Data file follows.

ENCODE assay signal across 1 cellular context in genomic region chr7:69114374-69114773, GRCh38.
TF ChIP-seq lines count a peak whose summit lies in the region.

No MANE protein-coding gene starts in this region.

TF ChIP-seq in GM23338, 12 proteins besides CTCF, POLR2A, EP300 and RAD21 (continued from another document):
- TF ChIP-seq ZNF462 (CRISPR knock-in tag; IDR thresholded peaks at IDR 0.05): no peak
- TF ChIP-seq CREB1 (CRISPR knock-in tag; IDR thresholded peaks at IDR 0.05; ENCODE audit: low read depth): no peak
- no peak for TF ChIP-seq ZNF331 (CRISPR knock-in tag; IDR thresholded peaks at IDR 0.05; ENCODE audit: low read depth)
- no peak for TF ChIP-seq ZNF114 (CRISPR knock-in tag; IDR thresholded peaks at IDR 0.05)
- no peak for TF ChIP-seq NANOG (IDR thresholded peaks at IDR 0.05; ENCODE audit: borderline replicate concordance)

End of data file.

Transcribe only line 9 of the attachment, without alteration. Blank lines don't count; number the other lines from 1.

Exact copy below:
- no peak for TF ChIP-seq NANOG (IDR thresholded peaks at IDR 0.05; ENCODE audit: borderline replicate concordance)